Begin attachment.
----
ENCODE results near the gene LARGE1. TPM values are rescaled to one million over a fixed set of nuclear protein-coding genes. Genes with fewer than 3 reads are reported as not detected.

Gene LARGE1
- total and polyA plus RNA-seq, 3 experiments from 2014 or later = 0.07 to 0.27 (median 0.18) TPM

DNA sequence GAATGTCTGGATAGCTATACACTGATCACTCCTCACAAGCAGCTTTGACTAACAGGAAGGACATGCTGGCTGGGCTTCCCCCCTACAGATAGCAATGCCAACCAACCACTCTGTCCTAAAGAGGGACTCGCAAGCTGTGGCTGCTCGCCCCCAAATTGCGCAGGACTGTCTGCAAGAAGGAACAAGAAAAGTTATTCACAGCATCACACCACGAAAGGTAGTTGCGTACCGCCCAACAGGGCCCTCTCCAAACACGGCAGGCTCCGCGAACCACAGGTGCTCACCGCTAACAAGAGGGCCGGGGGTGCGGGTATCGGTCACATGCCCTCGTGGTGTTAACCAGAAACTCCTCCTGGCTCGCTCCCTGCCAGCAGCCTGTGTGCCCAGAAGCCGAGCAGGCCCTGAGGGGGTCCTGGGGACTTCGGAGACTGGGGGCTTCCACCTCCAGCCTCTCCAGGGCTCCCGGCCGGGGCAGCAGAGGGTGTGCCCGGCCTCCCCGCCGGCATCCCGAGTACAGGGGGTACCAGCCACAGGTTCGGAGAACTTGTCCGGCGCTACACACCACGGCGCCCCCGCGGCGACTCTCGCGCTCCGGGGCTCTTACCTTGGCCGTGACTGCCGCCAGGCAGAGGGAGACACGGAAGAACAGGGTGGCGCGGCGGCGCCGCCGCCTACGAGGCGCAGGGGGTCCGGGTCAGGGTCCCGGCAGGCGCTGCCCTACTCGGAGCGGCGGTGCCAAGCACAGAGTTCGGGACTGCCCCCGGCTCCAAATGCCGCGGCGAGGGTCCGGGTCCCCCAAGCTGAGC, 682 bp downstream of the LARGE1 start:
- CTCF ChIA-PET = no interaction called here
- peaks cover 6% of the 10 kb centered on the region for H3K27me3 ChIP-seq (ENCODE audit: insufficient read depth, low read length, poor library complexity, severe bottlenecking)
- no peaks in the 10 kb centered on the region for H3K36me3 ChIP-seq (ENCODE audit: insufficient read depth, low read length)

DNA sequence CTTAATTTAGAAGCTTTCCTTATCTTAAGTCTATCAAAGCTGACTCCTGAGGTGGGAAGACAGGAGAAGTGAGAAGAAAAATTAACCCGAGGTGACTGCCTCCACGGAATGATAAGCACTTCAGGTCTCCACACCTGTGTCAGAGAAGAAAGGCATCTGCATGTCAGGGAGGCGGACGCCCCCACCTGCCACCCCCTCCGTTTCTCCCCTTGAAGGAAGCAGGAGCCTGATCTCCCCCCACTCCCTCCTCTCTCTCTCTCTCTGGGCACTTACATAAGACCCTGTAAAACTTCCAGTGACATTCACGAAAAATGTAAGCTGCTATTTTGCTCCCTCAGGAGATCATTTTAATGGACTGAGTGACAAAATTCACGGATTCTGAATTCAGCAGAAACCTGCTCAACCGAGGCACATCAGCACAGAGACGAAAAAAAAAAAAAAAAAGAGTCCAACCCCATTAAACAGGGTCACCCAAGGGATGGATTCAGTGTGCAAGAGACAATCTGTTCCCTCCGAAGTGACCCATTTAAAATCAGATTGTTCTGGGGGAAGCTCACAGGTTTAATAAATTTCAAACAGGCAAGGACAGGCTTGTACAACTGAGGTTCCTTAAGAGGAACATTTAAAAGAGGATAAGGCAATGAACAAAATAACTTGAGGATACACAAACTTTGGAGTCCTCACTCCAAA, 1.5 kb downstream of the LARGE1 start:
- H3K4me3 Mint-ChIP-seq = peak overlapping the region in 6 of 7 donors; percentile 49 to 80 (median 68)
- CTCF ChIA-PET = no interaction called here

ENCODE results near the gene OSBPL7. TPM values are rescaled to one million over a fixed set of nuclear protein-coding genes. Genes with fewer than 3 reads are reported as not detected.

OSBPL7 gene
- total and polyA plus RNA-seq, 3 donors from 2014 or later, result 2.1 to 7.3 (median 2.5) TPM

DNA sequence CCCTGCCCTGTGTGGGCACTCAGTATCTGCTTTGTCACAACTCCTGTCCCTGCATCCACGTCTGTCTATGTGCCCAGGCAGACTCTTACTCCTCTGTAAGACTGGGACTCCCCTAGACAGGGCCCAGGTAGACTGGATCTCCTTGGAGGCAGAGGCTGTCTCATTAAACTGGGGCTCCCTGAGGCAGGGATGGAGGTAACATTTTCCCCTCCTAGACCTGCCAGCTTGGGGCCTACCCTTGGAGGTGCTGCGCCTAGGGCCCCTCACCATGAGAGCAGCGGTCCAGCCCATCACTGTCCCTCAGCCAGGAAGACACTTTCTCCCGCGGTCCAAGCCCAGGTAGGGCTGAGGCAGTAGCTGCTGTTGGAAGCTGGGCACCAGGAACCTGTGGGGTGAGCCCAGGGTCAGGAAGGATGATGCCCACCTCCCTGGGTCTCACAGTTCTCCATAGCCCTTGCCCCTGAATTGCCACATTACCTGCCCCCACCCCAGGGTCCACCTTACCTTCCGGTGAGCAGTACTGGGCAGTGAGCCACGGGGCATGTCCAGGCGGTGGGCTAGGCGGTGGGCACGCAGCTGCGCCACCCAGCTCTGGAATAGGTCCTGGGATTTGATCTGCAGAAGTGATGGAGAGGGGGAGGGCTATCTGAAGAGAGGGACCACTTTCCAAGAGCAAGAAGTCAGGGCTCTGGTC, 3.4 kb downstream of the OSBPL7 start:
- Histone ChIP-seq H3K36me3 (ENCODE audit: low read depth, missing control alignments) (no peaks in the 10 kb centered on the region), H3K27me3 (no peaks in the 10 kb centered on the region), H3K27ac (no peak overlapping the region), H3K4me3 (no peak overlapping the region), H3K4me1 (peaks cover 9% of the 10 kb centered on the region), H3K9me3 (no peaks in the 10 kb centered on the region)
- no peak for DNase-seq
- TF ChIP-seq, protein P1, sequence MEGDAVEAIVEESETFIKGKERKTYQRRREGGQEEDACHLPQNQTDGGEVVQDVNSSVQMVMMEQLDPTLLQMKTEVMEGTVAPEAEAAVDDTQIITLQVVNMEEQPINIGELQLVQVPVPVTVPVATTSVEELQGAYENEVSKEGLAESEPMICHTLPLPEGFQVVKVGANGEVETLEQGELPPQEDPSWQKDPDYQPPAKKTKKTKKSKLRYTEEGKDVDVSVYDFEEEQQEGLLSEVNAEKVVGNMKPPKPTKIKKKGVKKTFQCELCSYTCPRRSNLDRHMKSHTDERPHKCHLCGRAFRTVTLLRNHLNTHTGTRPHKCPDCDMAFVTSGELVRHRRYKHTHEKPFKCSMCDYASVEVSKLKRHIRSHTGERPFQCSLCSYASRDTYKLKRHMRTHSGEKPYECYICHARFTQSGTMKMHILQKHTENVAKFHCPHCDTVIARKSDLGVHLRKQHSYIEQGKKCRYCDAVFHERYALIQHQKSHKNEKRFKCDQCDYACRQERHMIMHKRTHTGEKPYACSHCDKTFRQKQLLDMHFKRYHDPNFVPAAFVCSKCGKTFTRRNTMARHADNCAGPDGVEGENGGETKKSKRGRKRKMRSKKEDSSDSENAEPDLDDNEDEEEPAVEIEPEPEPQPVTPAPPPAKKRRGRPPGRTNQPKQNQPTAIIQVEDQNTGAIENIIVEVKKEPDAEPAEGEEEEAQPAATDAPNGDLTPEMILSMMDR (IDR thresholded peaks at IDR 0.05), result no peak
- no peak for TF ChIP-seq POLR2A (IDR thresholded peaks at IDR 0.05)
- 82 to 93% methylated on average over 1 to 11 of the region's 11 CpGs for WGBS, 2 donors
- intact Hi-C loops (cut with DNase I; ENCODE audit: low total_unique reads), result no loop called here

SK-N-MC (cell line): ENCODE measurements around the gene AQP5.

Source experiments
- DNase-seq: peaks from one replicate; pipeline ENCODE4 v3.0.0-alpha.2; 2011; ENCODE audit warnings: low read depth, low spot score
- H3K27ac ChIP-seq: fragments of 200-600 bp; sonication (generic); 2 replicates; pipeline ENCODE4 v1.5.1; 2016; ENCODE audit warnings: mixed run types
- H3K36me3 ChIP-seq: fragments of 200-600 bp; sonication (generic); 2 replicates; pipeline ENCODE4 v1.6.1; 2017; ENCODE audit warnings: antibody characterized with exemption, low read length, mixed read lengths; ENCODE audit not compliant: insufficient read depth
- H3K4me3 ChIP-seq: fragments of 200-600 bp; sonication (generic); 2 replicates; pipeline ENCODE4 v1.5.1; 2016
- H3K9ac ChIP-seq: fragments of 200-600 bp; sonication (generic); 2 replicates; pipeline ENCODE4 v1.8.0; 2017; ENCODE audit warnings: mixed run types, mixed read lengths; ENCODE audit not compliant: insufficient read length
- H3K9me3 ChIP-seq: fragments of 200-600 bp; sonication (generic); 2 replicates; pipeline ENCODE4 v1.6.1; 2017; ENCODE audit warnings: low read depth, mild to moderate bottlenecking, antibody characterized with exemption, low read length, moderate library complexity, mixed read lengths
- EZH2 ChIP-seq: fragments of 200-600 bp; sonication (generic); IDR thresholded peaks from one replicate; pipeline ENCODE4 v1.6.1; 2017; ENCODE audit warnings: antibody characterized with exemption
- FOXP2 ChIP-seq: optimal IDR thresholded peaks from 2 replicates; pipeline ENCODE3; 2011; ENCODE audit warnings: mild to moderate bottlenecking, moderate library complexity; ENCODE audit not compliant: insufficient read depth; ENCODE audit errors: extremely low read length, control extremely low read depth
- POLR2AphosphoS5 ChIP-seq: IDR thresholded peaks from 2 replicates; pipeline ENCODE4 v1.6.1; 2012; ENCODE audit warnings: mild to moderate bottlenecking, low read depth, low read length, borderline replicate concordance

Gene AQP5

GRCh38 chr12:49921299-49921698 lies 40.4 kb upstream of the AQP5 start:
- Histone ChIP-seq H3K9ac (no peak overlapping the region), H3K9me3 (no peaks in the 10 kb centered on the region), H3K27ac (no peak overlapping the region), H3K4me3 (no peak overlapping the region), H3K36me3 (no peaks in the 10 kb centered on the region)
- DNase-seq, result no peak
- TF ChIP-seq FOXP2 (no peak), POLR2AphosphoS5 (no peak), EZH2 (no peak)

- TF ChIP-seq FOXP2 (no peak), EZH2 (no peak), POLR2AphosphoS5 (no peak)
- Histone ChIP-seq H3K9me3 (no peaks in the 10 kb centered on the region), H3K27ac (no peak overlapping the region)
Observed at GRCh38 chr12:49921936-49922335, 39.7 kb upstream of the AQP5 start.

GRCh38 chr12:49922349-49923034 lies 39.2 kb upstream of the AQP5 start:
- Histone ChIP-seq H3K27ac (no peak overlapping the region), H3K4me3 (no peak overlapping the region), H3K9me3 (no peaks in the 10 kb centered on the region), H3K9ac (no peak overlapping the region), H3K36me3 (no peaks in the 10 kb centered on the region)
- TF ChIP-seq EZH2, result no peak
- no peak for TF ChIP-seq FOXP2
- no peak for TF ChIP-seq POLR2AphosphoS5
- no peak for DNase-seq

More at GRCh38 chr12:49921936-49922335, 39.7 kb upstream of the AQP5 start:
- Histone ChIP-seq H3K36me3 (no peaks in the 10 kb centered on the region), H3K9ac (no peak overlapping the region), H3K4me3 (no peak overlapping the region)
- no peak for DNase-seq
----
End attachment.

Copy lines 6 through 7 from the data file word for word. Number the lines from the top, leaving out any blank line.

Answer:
- peaks cover 6% of the 10 kb centered on the region for H3K27me3 ChIP-seq (ENCODE audit: insufficient read depth, low read length, poor library complexity, severe bottlenecking)
- no peaks in the 10 kb centered on the region for H3K36me3 ChIP-seq (ENCODE audit: insufficient read depth, low read length)